Professional Integration

In striving for successful long-term outcomes, we strongly believe in professional integration with our patient’s physician, dentist, chiropractor, massage therapist, and other health care specialist. To better understand how this unique philosophy came about, please continue reading…

Here at the Hruska Clinic™ we want our patients to achieve maximum functional performance.  Whether this performance involves the ability to sit at your desk, work for eight hours, complete a soccer game or experience days without headaches; we want your body to be able to integrate muscles correctly on both the left and right side of your body to provide desirable outcomes.

A common pattern exists in everyone that contributes to postural asymmetry.  How people compensate for this pattern can vary, however, the underlying dominant pattern exists in all humans.  Everyone favors their right leg.  Whether right or left handed our right leg is dominant.  We have a liver on the right side that weighs approximately three to four pounds and on the opposite side we have a spleen that weighs less than a pound.  We have three lobes of lung on the right and only two on the left.  In our upper trunk, we have a heart that lies more to the left.  This organ asymmetry coupled with gravity, environmental factors and vestibular imbalances results in a tendency to stand on our right leg and rotate our upper body to the left.  Consider how our world is set up to reinforces this asymmetrical body.  When we cycle or run around a track, which way do we go?  Counterclockwise.  When a checker scans our products at the grocery store, which way is it done?  Counterclockwise.  We are always pushing off our right leg and rotating our upper body to the left.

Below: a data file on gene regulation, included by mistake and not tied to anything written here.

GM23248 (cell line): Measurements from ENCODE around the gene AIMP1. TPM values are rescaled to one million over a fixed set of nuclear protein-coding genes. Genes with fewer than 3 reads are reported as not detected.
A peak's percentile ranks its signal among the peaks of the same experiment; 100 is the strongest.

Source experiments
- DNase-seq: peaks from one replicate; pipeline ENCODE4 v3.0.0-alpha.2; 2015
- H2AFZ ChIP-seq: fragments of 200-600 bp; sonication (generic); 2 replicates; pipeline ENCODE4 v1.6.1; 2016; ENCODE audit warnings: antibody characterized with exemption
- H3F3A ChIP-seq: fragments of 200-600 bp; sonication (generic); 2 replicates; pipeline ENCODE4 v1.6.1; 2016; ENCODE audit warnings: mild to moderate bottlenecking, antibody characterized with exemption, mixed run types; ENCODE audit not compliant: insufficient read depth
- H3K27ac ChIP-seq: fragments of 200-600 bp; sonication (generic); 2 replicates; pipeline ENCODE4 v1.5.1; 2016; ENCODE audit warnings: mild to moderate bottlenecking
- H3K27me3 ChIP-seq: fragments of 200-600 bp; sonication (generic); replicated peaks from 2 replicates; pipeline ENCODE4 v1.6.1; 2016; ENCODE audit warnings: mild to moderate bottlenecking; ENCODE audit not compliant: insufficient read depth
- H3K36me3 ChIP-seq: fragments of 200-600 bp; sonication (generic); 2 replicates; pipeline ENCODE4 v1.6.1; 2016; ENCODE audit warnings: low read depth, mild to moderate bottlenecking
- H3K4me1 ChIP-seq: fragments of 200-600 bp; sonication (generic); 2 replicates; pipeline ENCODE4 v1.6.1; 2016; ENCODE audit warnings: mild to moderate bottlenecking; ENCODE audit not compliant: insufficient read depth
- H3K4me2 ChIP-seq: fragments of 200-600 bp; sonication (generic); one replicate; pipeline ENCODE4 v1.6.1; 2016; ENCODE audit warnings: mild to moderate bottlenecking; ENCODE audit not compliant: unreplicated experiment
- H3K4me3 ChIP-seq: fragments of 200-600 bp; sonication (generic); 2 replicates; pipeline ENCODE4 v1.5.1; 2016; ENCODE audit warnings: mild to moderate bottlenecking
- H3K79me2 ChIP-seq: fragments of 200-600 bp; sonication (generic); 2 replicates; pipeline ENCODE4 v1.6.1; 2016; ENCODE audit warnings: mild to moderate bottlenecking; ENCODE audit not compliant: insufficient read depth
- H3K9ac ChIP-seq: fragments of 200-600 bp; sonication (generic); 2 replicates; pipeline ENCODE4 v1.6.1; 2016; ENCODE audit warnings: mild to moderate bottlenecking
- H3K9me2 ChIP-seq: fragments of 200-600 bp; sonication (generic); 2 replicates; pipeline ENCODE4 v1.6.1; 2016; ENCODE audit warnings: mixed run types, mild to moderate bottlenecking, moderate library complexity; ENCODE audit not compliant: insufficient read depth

Now take into consideration that the majority of people are right handed.  They reach with their right hand for the phone, toothbrush, refrigerator, etc., reinforcing the weight shift to the right and upper trunk rotating to the left, with a neck that is oriented to the right and sidebent to the left.  Even some left handed people bat, golf, or throw right handed.  The tendency to favor our right leg and to rotate our body to the left with everyday tasks is overwhelming.  Organ asymmetry, a counterclockwise world and right handedness reinforce this typical neuromotor right dominant pattern. 

Do not misunderstand that standing on the right leg, rotating the upper body to the left with a neck rotated right and sidebent to the left is wrong.  This neuromotor right dominant pattern is half of walking, stair climbing, etc.  However, the inability to stand on our left leg and rotate our upper body to the right with the neck orienting to the left and sidebent to the right creates a strategic imbalance throughout the body. This neuromotor imbalance affects joints, bones and muscles and creates pain in various yet understandable places.